How Paul Skenes was shaped by Colorado and the Air Force Academy

Before becoming a star for LSU, Paul Skenes spent three years at the Air Force Academy, which helped him grow into the pitcher he is today.

Paul Skenes of the Pittsburgh Pirates delivers a pitch in the third inning of his major league debut during the game against the Chicago Cubs at PNC Park.
PITTSBURGH, PENNSYLVANIA - MAY 11: Paul Skenes #30 of the Pittsburgh Pirates delivers a pitch in the third inning of his major league debut during the game against the Chicago Cubs at PNC Park on May 11, 2024 in Pittsburgh, Pennsylvania. (Photo by Justin Berl/Getty Images)

DENVER — Paul Skenes has quickly made a name for himself in the world of Major League Baseball.

Even before he burst onto the scene as the No. 1 pick in the 2023 MLB Draft, the name Paul Skenes carried weight in the Centennial State.

Skenes is a unicorn. Which is saying something during this time in which every team is encouraging velocity in order to breed their own mythical creatures. In a world in which velocity has become everything, Skenes has that. And a lot more. 

He owns the fastest pitch (101.9 mph) by a Pittsburgh Pirates pitcher since data tracking began in 2008. Skenes has already thrown the most pitches of 100.0-plus mph in franchise history. His 60 in six starts is more than the previous record of 33 set by Gerrit Cole during his 127 starts over five seasons with the club.

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Skenes is an outlier even when compared to his peers in 2024. His nine pitches at 101.0-plus mph are more than any other starter this season. Seven of the top 10 hardest thrown pitches by a starter are owned by him.

His talents are not just because of his propensity to light up a radar gun — or high-speed cameras in the case of all 30 MLB ballparks these days — but his ability to effectively command four pitches and keep hitters uncomfortable. Each of his four-seamer, splinker, slider and curveball have a whiff percentage of 26.7% or higher. A fifth pitch, changeup, is at 20%, but has only been thrown 19 times.

Take his second big league start as a great example about the effectiveness of his arsenal.

Skenes carried a no-hitter through six innings on the road and struck out 11 against the Chicago Cubs. He also recorded a strikeout for the first seven batters of the game, becoming only the third rookie ever to accomplish the feat.

In the 1,017 games the Pirates had played at Wrigley Field, no one had ever struck out 11 in a game. Until Skenes showed up.

Before he was striking out 46 in his first six career starts as the top pitching prospect in the sport, Paul Skenes was doing special things on big stages.

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Go back 11 months when he was pitching for LSU and starring in the 2023 College World Series. He went 1-0 with a 1.15 ERA during his two starts in Omaha as the Tigers secured their seventh National Championship. Skenes was named the College World Series Most Outstanding Player to go along with winning the Dick Howser Award for college player of the year.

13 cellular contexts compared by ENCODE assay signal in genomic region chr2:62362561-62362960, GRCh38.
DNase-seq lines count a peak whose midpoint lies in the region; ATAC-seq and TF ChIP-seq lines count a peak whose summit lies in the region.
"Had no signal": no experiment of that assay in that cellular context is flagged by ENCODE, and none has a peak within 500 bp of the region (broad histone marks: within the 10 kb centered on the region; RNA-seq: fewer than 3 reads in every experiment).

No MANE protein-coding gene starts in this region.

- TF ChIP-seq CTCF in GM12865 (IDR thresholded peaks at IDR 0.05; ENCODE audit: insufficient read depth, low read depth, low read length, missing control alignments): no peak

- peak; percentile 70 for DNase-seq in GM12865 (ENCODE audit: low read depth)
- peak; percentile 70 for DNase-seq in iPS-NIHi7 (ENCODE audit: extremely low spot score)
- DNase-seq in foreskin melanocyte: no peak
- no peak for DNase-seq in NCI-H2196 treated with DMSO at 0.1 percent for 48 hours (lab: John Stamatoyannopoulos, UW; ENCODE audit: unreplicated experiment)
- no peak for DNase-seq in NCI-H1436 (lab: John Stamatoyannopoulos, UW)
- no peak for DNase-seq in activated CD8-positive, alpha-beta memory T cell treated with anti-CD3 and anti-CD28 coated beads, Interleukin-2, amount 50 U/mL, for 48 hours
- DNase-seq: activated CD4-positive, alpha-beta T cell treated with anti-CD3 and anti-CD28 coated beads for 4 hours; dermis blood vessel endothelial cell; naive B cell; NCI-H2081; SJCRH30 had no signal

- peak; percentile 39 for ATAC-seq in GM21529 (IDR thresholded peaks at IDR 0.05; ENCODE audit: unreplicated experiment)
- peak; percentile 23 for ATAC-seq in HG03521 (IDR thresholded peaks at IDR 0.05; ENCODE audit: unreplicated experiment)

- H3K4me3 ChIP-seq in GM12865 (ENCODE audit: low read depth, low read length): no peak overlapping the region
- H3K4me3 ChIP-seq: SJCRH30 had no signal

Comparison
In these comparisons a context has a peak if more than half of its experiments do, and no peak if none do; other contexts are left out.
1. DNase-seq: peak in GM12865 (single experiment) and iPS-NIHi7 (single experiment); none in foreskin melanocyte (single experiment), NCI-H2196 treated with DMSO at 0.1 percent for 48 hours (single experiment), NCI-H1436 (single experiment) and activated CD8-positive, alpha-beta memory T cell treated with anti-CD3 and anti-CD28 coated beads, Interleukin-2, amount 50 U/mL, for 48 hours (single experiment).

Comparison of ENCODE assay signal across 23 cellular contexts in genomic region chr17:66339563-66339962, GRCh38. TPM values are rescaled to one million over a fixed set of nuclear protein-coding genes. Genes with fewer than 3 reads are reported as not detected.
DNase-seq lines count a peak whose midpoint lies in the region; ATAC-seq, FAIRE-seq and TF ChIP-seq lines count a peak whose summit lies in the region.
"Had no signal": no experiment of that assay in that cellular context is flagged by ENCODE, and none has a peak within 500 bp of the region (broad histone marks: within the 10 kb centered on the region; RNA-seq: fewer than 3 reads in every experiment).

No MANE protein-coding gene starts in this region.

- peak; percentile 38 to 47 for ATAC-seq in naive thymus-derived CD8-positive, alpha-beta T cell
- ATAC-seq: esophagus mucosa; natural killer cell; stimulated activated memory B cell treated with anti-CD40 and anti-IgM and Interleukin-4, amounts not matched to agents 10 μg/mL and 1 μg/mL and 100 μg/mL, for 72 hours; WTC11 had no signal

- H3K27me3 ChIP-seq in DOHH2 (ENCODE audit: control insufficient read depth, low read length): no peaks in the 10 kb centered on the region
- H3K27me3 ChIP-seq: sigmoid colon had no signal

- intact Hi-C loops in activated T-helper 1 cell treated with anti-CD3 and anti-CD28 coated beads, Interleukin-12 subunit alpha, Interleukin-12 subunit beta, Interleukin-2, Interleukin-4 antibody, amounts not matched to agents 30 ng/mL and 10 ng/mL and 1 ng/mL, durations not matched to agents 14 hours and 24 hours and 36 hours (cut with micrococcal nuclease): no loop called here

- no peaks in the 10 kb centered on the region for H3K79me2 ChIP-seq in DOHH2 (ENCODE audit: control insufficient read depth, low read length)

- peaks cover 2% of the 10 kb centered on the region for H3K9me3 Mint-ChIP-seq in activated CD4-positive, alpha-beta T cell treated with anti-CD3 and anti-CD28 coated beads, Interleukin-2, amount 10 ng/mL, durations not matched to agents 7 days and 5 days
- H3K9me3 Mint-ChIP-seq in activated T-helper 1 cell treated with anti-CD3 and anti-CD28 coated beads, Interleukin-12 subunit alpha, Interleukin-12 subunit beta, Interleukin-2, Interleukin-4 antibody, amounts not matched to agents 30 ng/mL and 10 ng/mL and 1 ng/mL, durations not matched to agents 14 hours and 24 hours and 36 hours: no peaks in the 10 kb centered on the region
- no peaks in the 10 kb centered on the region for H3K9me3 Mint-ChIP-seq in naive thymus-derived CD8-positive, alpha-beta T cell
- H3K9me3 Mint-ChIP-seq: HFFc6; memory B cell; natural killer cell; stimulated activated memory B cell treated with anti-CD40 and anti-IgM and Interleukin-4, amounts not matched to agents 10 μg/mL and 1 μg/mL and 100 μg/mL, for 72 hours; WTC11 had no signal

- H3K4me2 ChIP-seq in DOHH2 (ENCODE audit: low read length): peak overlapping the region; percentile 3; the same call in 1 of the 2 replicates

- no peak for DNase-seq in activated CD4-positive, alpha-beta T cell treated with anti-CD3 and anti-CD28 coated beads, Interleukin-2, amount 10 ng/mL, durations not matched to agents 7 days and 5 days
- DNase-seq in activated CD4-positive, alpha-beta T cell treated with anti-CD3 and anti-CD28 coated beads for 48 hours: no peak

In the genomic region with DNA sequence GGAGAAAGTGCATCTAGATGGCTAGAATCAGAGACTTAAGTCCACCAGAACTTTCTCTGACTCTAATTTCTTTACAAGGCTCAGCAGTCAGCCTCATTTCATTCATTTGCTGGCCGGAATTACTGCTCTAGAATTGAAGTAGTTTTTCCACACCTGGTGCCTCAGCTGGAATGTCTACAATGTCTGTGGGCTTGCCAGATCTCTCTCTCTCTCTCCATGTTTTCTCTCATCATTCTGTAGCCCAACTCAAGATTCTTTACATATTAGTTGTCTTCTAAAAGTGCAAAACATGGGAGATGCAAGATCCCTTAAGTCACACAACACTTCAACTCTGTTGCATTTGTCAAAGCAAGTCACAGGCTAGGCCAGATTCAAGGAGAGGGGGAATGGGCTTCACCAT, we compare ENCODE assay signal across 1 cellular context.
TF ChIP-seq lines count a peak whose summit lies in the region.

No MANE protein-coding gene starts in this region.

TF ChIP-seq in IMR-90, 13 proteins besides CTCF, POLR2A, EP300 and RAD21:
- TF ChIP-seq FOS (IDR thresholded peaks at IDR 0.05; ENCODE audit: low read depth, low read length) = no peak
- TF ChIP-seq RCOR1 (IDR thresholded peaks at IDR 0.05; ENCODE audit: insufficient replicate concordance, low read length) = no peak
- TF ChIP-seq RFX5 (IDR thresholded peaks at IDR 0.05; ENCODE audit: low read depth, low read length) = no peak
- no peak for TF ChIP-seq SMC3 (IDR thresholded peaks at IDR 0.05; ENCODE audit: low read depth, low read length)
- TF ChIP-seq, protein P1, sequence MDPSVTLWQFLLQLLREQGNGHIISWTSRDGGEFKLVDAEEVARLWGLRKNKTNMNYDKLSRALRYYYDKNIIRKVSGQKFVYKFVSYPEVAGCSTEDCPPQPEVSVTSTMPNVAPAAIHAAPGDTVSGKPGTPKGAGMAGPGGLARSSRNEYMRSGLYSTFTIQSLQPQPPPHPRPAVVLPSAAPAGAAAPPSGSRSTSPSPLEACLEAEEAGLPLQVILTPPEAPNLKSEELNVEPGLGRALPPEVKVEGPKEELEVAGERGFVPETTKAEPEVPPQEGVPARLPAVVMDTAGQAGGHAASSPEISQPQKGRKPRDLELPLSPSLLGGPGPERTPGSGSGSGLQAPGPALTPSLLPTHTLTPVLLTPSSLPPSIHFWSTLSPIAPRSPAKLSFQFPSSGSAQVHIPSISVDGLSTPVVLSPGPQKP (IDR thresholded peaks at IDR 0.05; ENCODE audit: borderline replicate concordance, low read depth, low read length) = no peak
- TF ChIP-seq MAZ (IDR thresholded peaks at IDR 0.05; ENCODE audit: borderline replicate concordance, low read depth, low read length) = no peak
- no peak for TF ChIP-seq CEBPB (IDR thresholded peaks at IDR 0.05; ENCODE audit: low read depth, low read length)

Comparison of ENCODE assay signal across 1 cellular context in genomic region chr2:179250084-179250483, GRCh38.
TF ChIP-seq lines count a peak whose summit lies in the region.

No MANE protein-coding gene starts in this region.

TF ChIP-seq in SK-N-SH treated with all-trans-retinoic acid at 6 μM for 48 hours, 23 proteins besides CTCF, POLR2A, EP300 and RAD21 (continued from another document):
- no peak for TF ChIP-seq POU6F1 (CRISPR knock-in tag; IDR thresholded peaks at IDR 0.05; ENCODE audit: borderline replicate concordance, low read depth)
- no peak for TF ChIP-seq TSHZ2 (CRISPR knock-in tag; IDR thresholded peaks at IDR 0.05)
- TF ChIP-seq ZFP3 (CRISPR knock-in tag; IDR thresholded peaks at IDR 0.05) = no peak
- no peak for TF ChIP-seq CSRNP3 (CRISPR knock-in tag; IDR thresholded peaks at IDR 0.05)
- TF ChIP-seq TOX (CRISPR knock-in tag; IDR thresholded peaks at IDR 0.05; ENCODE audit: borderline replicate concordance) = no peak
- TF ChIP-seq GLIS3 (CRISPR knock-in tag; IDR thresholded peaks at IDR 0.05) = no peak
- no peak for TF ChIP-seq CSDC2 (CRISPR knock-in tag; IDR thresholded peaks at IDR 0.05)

He was the first overall pick by the Pirates soon after, signing for $9.2 million, the largest bonus ever handed out in the MLB Draft. 

Before all of that, Skenes’ odyssey to become one of the best players in the world started at the Air Force Academy in Colorado Springs.

“Colorado’s unlike anywhere else that I’ve ever been for a number of reasons,” Skenes said on Friday. “This has been an awesome, huge part of my life. I know we’re gonna come back here every single year and I’m looking forward to the trip.”

The Academy Is…

Skenes spoke at length with Denver media in the visiting dugout of Coors Field before the Pirates three-game series against the Rockies. A large group of beat reporters and television crews — including some who got to know Skenes when he called Colorado home — surrounded the phenom and peppered him with questions.

“There have been a lot of really great lessons that have come from the Air Force Academy that I couldn’t have gotten anywhere else,” he said. “A big part of me wishes that I could have graduated from there and be doing what I’m doing right now, but it’s not super compatible in a lot of ways.”

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After three years of playing varsity baseball at El Toro (CA) High School, Skenes enrolled at AFA with aspirations of becoming a fighter pilot. He majored in military strategic studies and starred for the Falcons on the diamond as a two-way player.

In 2022, he earned the 2022 John Olerud Award as the nation’s best two-way player while both pitching and catching for the Falcons.

The owner of 24 Division I home runs, Skenes said he’ll occasionally swing a bat during the offseason. However, it’s the catching that he misses most. The coaches at The Academy have their catchers memorize scouting reports and call pitches. It was a leadership opportunity that positively impacted his abilities on the mound.